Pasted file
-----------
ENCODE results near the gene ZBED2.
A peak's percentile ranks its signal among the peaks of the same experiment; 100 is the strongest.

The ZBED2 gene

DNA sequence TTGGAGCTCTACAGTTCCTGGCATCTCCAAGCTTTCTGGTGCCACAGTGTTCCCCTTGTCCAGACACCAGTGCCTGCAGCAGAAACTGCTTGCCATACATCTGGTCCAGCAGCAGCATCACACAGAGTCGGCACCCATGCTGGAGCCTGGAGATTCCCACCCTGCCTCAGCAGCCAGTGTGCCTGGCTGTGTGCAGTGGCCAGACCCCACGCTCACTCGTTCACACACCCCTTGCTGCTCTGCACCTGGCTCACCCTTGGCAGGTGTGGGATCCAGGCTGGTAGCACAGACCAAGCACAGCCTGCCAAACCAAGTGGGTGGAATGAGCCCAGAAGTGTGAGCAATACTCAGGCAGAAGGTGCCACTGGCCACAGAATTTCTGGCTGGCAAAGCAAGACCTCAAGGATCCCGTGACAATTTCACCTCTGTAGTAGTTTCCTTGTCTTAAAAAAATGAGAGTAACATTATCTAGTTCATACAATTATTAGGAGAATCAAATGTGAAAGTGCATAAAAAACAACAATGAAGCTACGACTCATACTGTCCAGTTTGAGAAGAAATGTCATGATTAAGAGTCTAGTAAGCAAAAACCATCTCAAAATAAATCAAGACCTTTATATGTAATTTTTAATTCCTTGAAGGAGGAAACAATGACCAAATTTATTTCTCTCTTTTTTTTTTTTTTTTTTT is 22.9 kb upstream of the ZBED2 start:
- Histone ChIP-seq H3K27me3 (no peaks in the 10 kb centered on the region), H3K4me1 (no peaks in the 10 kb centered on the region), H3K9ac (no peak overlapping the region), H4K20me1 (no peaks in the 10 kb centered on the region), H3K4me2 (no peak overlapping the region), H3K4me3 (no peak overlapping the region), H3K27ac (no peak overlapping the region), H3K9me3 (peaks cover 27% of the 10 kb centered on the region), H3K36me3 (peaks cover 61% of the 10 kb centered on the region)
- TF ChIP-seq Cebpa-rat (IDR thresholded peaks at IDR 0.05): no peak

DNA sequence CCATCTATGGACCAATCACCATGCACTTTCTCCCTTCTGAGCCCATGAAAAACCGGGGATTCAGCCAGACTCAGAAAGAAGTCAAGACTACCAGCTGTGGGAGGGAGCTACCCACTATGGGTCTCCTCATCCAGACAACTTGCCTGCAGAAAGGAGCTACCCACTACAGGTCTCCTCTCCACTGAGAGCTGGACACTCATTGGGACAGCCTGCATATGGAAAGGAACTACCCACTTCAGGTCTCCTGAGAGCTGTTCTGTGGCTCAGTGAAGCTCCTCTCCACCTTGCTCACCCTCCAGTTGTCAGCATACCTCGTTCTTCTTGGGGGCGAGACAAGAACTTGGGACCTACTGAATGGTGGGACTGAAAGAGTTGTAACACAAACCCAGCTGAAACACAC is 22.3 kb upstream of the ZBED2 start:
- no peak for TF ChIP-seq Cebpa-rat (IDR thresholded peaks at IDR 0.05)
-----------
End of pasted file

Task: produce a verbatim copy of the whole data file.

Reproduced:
ENCODE results near the gene ZBED2.
A peak's percentile ranks its signal among the peaks of the same experiment; 100 is the strongest.

The ZBED2 gene

DNA sequence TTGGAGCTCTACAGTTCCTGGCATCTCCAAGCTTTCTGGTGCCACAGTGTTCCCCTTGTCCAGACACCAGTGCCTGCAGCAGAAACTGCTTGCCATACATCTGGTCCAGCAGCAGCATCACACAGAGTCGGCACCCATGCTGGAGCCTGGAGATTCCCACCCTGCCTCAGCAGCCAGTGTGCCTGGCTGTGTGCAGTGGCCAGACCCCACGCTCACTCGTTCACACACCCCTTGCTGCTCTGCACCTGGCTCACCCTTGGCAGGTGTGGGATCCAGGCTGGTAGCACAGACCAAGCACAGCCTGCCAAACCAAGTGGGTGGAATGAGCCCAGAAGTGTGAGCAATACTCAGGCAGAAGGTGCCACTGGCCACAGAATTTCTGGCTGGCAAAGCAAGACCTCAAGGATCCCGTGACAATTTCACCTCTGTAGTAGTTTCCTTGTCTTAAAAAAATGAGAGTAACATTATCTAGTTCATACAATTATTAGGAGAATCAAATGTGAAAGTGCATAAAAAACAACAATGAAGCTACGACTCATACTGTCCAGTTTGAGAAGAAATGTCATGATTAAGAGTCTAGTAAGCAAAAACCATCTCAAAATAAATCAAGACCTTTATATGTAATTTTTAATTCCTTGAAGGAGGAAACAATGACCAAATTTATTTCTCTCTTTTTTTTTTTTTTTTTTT is 22.9 kb upstream of the ZBED2 start:
- Histone ChIP-seq H3K27me3 (no peaks in the 10 kb centered on the region), H3K4me1 (no peaks in the 10 kb centered on the region), H3K9ac (no peak overlapping the region), H4K20me1 (no peaks in the 10 kb centered on the region), H3K4me2 (no peak overlapping the region), H3K4me3 (no peak overlapping the region), H3K27ac (no peak overlapping the region), H3K9me3 (peaks cover 27% of the 10 kb centered on the region), H3K36me3 (peaks cover 61% of the 10 kb centered on the region)
- TF ChIP-seq Cebpa-rat (IDR thresholded peaks at IDR 0.05): no peak

DNA sequence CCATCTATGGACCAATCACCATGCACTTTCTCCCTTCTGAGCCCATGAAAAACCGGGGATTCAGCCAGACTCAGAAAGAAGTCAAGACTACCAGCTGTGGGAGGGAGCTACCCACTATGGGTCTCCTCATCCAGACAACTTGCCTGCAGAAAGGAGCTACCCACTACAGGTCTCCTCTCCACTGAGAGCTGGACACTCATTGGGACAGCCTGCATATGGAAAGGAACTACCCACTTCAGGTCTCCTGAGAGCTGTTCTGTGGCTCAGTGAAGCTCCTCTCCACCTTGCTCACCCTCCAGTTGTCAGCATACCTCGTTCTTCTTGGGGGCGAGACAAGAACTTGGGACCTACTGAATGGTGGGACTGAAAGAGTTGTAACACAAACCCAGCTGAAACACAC is 22.3 kb upstream of the ZBED2 start:
- no peak for TF ChIP-seq Cebpa-rat (IDR thresholded peaks at IDR 0.05)